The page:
[slide 01]
Good to see you again. :)
At this point I am assuming you have watched the spreadsheet basics video and also maybe even checked out some documentation on the Spreadsheet Resources page.
So, let's apply what we know to solving a couple of simple problems from the first problem set, to get you started, and then maybe we'll try a more complex problem as well, just to show you how we can brute force anything we want with the raw computational power available to us, as long as we know how to set things up.
[slide 02]
These are the first couple of problems in the first problem set. These should be easy enough if you remember anything from principles of finance - if not, chapter 1 of the course textbook is calling your name!
Examine the first problem - feel free to pause the video here to give yourself some time to read it. As you can see there are 3 numeric inputs, so these are what we have to work with. Let's set up a spreadsheet to solve this problem.
[slide 03]
Problem 1
Initial value, or present value, is 177 thousand, rate is 2.4%, or 0.024, and time is 16 years.
Now, to calculate the result, we will reference these input cells in our result cell. It is very important to only use cell references and not to hard code any of these numbers in your calculations, just in case you have to do another attempt and have to work with new numbers.
So, let's build the future value, start our formula with an equals sign , present * (1+r)^t, enter.
And there it is. Now, if we got something wrong in the first attempt, and try another, and get new numbers, we do not have to do anything other than update the inputs - assuming that we got this problem correct.
For example, imagine if our new present value is 120 thousand - just update that input cell, and voila, we're done.
[slide 02]
Now let's try the second problem. Take a moment to give it a read. As you can see, there are 2 numeric inputs, so we'll start with that.
[slide 03]
Problem 2
Initial value, 77 thousand, rate, 20.3% or 0.203.
For our calculation, we are going to accrue the daily rate, which is 1/365th of the APR, and compound 365 times.
Enter the formula: = present * (1+r/365)^365
And there we are. Again, if in a future attempt we get different numbers - and you most certainly will! - just change the inputs and enjoy the power of your spreadsheet.
[slide 04]
Let's examine a more involved problem from the first problem set. Take a moment to give it a read.
We have several numeric inputs here: 14 years, 4 payments, 21 thousand each, 8% annual investment return.
This problem can be solved with the use of present and future value of annuity formulas, but let's pretend we didn't know these and just use the power of the spreadsheet to set up the basic structure of the problem from first principles, and see how that goes.
[slide 05]
Problem 9
So, let's enter our inputs, that's always a good place to start.
time, 14 years, number of tuition payments, 4, cash outflow 21 thousand, rate, 8% or 0.08.
We don't know what the size of each annual investment payment must be, let's take a guess, you'll see why. let's guess it's 5 thousand.
Let's build our timeline, which starts at time 0, the present moment, and goes forward.
So what happens with our cash flows? At time 0, we put in our first 5 thousand dollars. At time 1, we will have earned 8% on that first investment, and then on top of that, we throw in the next 5 thousand. So in total at the end of one year, we will have 10400.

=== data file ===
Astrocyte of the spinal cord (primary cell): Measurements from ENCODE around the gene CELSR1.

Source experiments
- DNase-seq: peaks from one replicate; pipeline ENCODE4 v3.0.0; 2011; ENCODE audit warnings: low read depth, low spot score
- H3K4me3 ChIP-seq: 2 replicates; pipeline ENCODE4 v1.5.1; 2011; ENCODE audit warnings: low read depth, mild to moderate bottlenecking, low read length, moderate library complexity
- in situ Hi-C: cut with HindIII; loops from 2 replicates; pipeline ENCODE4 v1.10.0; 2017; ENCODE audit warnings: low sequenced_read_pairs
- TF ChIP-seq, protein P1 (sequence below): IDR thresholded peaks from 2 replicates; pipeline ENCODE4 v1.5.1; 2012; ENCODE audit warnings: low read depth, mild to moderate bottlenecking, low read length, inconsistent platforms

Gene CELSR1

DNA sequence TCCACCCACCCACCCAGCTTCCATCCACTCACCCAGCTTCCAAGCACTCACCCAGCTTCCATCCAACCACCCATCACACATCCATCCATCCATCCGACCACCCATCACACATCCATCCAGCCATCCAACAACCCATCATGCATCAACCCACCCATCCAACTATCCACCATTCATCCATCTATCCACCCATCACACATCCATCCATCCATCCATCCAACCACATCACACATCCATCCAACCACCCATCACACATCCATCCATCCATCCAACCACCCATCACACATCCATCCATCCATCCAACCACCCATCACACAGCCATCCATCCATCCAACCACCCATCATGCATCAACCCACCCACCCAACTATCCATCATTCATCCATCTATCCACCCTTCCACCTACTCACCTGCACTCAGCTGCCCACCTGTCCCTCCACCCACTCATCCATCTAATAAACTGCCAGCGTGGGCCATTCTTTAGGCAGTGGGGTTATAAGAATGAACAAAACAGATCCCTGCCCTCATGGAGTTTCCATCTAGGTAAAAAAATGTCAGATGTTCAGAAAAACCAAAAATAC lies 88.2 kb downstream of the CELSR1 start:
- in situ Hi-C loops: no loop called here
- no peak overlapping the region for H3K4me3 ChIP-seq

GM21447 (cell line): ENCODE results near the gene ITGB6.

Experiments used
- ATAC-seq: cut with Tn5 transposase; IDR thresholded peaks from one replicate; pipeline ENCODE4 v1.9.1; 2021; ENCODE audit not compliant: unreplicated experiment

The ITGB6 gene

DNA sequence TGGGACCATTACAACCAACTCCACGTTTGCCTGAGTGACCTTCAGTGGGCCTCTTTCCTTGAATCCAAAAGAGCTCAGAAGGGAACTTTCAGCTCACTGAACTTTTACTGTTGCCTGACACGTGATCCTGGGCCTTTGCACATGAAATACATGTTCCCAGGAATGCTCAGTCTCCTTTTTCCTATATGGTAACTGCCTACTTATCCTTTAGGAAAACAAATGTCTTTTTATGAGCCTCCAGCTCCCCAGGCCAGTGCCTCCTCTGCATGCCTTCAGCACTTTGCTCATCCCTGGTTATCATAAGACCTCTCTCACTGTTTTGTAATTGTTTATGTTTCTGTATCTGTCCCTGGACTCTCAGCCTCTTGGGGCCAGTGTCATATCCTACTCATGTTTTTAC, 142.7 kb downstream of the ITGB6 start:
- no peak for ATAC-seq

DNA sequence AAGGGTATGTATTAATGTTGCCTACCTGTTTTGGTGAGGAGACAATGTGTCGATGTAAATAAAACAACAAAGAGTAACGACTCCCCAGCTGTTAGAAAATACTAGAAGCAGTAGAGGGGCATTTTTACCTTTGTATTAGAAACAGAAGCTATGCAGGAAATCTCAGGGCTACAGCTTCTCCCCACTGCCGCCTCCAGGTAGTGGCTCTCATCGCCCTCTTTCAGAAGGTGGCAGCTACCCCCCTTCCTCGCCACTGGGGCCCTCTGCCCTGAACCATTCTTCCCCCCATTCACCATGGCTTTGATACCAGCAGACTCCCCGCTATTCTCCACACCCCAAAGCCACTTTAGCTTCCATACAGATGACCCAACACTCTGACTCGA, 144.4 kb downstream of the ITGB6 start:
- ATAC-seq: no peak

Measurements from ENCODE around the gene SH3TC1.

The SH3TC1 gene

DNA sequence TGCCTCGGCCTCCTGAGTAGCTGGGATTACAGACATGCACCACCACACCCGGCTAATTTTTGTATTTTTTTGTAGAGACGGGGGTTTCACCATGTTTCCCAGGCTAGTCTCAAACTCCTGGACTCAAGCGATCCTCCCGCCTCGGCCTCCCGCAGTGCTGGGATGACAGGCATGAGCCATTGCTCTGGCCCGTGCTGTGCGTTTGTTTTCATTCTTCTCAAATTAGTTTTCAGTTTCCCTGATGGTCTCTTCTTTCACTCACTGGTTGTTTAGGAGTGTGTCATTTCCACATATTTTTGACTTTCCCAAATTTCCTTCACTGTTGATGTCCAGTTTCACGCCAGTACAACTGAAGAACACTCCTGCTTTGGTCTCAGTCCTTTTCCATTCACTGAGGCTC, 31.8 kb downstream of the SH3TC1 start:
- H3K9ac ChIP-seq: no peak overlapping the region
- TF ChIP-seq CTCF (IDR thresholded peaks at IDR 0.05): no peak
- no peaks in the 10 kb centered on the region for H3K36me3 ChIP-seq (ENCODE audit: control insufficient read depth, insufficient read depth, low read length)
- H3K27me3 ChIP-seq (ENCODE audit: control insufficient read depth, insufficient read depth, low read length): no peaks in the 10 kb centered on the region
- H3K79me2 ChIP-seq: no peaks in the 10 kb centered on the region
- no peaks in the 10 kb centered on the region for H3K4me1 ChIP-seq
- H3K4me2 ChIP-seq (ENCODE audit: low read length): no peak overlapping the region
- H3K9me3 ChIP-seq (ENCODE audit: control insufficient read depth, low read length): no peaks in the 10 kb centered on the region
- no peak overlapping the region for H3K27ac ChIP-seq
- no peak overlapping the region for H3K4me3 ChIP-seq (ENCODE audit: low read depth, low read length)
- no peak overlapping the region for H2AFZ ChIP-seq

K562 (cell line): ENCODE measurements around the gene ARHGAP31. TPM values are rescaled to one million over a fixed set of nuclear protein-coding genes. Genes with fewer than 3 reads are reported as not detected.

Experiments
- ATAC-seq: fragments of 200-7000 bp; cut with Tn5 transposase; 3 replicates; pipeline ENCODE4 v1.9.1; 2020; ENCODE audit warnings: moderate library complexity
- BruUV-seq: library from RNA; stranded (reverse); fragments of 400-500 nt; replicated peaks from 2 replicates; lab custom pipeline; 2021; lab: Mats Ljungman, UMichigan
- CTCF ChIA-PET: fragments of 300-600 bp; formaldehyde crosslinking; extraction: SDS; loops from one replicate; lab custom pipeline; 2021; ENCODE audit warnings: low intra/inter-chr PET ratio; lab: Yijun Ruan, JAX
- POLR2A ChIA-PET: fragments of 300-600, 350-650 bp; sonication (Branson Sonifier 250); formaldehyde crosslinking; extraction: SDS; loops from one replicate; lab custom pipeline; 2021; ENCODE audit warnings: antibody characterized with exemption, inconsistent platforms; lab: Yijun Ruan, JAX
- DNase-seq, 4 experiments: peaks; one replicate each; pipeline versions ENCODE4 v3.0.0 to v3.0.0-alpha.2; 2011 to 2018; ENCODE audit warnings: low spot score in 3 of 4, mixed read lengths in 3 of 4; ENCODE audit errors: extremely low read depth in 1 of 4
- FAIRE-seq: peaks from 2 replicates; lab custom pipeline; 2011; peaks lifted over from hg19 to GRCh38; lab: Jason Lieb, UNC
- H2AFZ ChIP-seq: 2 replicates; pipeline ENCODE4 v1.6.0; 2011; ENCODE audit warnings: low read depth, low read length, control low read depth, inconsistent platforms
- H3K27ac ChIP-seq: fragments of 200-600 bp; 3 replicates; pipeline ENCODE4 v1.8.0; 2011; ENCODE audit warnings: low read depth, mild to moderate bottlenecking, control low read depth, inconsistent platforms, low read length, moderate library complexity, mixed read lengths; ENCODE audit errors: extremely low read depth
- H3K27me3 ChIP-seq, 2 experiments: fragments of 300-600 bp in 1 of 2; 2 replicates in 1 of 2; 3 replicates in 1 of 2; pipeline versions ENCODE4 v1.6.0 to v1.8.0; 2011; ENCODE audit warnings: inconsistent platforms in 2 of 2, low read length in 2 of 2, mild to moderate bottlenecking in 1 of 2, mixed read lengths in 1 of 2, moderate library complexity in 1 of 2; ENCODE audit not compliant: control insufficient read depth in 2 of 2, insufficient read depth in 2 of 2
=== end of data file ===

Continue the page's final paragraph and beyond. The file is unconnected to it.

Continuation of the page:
Next year, we will earn 8% on the 10thousand 400, and throw in the next 5 thousand, and so on, and we will keep doing that until we reach the year 13, since the problem stipulates that we stop one year before we have to start making tuition payments.
Let's lock in the reference to the rate and the cash investment, so that these references don't shift as we fill down, and fill down to year 13. This is how much money we will have in 13 years!
Now, one year later, at time 14, we will have earned another 8% on this, but then instead of adding more money, we have to start shelling out the 21 thousand per year for college. Let's make that happen.
Fill this down for 4 years, and see what we are left with at the end!
Looks like we were investing too much! Because after we are done paying the 4 years of tuition, we still have a bunch of money left over! This is easy enough to fix, let's just tweak our investment amount, until such a time that we are left with just about 0 dollars in our investment account when we are done, and that will be the minimum that we must invest in order to afford college.
Try 2000. That's too little, we ran out of money and then some. Try 3000. Too much. And so on and so forth, you get the idea.
Doing this process manually is really not that bad. But this trial and error approach is so generally applicable and popular and useful, that most spreadsheets, including Excel and LibreOffice, have a special function called "goal seek" to do this trial and error search automatically. Let's give it a shot.
There are three inputs required.
The first is our final value cell, the second is the target value for it, and the third is the cell that we are going to change to achieve our target.
We are going to set our end value cell, to target value of 0, by changing the investment amount cell.
Hit ok, and like magic, we are done, and that's our answer for how much we must invest every year at 8% in order to meet the college expense goals.
[slide 06]
Was that awesome or what? I hope now you are equipped to solve any problem that comes your way! See you on the discussion boards!